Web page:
We calculated summary statistics for demographic characteristics, healthcare utilization, comorbid conditions, and medication use. We utilized a logistic regression model to determine how strongly baseline characteristics predict outpatient-identified versus inpatient-identified CDIs. Patients were excluded from modeling if they had missing values for covariates. Covariates were not selected on the basis of statistical significance.[16] Instead, we initially included all covariates and excluded only those that measured a concept similar to another variable in the model (eg, number of antimicrobial agents). Thus, our model is a full model, and, as recommended by Harrell,[16] we minimized potential overfitting by allowing at least 20 CDI events per degree of freedom. All odds ratios (ORs) were simultaneously adjusted for other characteristics in the logistic regression model.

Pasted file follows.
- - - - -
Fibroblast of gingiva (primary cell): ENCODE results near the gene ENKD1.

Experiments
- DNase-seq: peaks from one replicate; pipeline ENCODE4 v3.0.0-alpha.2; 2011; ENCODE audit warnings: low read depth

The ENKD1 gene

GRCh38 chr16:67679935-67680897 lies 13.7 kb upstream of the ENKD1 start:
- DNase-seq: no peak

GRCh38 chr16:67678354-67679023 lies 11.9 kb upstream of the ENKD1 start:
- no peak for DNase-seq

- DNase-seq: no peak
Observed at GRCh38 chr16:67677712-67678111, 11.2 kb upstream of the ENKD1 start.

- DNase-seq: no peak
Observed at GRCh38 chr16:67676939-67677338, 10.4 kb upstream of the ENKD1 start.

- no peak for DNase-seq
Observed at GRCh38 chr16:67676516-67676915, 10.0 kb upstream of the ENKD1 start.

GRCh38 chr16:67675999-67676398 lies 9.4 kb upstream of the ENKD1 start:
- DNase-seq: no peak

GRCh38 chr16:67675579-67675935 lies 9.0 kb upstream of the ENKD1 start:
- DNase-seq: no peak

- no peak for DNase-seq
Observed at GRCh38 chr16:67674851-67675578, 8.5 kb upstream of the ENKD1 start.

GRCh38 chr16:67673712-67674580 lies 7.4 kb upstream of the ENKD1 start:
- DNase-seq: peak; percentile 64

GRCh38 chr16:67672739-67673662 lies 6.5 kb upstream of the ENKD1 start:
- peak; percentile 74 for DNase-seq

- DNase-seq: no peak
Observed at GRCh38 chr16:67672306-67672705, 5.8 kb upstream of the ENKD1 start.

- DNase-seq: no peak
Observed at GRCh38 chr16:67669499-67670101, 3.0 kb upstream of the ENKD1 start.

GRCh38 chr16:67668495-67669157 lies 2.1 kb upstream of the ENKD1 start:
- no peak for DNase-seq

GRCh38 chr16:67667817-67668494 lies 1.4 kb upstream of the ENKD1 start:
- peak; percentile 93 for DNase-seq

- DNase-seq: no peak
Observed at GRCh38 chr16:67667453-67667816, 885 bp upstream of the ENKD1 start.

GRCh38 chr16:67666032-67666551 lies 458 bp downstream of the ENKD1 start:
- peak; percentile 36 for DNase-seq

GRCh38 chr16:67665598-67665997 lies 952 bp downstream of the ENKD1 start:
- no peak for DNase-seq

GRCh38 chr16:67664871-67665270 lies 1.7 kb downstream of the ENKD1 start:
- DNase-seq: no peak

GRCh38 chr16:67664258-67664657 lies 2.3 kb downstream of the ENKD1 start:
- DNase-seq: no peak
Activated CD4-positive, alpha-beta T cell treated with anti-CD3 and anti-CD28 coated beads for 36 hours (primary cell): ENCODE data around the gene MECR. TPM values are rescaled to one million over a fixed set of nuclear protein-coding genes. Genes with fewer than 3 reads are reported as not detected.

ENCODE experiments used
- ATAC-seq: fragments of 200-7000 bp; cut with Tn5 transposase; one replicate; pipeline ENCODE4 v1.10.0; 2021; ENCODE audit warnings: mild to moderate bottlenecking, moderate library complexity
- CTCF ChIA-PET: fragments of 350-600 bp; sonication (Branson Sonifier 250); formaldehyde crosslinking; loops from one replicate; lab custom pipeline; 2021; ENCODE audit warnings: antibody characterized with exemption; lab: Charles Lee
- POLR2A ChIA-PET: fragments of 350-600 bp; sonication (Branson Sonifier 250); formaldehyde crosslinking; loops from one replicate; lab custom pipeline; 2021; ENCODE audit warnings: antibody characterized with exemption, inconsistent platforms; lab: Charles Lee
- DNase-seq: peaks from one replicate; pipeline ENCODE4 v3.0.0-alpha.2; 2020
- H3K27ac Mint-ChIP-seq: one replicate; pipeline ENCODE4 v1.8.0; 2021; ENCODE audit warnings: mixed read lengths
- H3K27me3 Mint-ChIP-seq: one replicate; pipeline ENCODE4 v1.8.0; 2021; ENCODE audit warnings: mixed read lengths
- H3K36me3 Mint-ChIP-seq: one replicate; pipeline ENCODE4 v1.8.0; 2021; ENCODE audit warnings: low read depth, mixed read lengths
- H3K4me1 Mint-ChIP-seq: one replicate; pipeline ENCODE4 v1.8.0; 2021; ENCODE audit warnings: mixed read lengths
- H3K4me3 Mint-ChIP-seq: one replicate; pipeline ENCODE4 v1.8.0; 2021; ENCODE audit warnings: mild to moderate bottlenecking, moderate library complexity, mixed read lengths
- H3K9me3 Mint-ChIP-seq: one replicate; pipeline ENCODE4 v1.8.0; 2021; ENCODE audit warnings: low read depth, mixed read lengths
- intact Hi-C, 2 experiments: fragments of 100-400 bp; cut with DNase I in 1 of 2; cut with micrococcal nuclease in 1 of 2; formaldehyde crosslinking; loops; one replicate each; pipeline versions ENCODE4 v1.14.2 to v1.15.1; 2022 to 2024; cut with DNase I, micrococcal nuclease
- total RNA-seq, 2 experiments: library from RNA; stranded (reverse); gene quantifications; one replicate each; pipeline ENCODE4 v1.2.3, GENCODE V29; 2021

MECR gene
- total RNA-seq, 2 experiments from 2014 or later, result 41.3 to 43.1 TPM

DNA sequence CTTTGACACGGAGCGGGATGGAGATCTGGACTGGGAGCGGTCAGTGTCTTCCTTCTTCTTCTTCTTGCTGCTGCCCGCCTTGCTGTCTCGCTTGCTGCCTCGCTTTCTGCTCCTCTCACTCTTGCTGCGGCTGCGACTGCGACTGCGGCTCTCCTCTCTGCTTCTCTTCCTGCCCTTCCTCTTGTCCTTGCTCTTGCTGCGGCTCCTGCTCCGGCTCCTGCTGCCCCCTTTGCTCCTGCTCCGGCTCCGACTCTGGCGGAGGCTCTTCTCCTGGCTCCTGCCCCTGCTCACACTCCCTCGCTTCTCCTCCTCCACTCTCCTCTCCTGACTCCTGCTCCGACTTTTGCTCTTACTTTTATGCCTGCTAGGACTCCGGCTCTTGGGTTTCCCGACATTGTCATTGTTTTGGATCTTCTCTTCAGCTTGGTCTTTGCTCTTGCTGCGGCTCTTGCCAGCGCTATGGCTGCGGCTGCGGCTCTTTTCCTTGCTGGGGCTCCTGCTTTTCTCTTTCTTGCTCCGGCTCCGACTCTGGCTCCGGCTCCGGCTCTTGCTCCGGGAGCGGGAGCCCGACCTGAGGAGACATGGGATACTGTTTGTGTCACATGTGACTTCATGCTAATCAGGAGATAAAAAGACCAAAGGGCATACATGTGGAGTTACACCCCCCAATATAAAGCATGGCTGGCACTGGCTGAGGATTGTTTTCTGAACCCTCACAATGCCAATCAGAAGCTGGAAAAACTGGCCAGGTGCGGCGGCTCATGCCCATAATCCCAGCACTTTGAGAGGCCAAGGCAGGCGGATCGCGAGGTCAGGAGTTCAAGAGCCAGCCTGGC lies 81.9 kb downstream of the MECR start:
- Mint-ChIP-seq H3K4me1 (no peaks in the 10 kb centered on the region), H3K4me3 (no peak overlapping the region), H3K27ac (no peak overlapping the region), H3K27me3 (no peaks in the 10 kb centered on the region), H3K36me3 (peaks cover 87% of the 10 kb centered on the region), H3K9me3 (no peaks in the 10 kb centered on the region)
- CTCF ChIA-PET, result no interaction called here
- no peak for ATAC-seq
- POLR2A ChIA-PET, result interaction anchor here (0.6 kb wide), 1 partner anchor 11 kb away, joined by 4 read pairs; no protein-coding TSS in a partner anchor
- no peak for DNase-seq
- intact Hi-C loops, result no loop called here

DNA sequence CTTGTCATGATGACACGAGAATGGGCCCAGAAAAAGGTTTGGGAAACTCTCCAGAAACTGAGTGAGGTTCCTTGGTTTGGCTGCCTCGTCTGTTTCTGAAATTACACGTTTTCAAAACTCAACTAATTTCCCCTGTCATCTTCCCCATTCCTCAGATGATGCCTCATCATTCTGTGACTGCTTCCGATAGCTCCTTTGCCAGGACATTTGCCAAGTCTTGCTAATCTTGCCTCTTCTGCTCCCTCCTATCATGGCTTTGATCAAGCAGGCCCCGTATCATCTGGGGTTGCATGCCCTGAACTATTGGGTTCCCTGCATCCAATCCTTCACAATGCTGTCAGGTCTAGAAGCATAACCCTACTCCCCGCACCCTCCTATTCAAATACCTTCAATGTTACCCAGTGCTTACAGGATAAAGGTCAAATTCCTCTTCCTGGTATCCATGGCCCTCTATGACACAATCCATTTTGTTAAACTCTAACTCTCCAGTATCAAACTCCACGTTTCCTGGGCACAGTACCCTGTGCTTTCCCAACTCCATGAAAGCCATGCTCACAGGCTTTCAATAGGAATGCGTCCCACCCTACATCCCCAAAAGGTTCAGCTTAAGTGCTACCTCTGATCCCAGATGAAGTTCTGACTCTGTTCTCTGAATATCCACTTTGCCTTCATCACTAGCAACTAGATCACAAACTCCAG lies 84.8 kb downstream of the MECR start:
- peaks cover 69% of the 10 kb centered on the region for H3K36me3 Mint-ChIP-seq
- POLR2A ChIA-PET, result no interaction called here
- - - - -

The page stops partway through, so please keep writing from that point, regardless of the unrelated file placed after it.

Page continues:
Calculation of Healthcare Costs Associated With Clostridium Difficile Infection

We calculated healthcare costs in the 180-day time period including and following the first occurrence of CDI among patients with complete follow-up during that time. We based our costing method on previously developed procedures.[17] For outpatient costs, standard prices were created for office visits by specialty, department, and type of clinician (eg, physician, physician assistant). The number of visits (per department and clinician type) for each patient was then multiplied by the appropriate unit price. Medication costs approximate retail prices within the local community and were based on Kaiser Permanente Northwest only. Hospitalizations were classified into diagnosis-related groups, and the average daily rate per diagnosis-related groups was then multiplied by the length of stay. Laboratory testing costs were derived from the 2009 Centers for Medicare and Medicaid Services Medicare fee schedule. All costs are reported in 2009 US dollars, using year-specific inflation factors from the US Bureau of Labor and Statistics.